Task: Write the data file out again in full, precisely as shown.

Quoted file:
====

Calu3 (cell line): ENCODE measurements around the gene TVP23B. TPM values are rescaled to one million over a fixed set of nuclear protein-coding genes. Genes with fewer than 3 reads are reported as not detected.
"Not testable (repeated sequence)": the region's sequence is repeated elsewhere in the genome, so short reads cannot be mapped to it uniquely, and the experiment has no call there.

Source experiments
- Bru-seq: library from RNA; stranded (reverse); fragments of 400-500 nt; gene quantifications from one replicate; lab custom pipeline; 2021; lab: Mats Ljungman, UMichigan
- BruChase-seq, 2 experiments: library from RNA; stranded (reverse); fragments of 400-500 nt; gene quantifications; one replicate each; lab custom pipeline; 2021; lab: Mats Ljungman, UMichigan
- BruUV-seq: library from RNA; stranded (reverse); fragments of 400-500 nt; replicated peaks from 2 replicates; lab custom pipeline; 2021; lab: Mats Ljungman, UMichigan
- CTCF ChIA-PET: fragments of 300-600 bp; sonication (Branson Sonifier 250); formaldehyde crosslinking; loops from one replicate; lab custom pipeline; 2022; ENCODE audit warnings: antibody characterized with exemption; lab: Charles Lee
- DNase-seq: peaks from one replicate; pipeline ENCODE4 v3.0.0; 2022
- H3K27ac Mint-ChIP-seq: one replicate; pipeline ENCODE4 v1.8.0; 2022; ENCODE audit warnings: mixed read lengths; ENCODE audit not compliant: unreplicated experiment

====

Calu3 (cell line): ENCODE measurements around the gene TVP23B. TPM values are rescaled to one million over a fixed set of nuclear protein-coding genes. Genes with fewer than 3 reads are reported as not detected.
"Not testable (repeated sequence)": the region's sequence is repeated elsewhere in the genome, so short reads cannot be mapped to it uniquely, and the experiment has no call there.

Source experiments
- Bru-seq: library from RNA; stranded (reverse); fragments of 400-500 nt; gene quantifications from one replicate; lab custom pipeline; 2021; lab: Mats Ljungman, UMichigan
- BruChase-seq, 2 experiments: library from RNA; stranded (reverse); fragments of 400-500 nt; gene quantifications; one replicate each; lab custom pipeline; 2021; lab: Mats Ljungman, UMichigan
- BruUV-seq: library from RNA; stranded (reverse); fragments of 400-500 nt; replicated peaks from 2 replicates; lab custom pipeline; 2021; lab: Mats Ljungman, UMichigan
- CTCF ChIA-PET: fragments of 300-600 bp; sonication (Branson Sonifier 250); formaldehyde crosslinking; loops from one replicate; lab custom pipeline; 2022; ENCODE audit warnings: antibody characterized with exemption; lab: Charles Lee
- DNase-seq: peaks from one replicate; pipeline ENCODE4 v3.0.0; 2022
- H3K27ac Mint-ChIP-seq: one replicate; pipeline ENCODE4 v1.8.0; 2022; ENCODE audit warnings: mixed read lengths; ENCODE audit not compliant: unreplicated experiment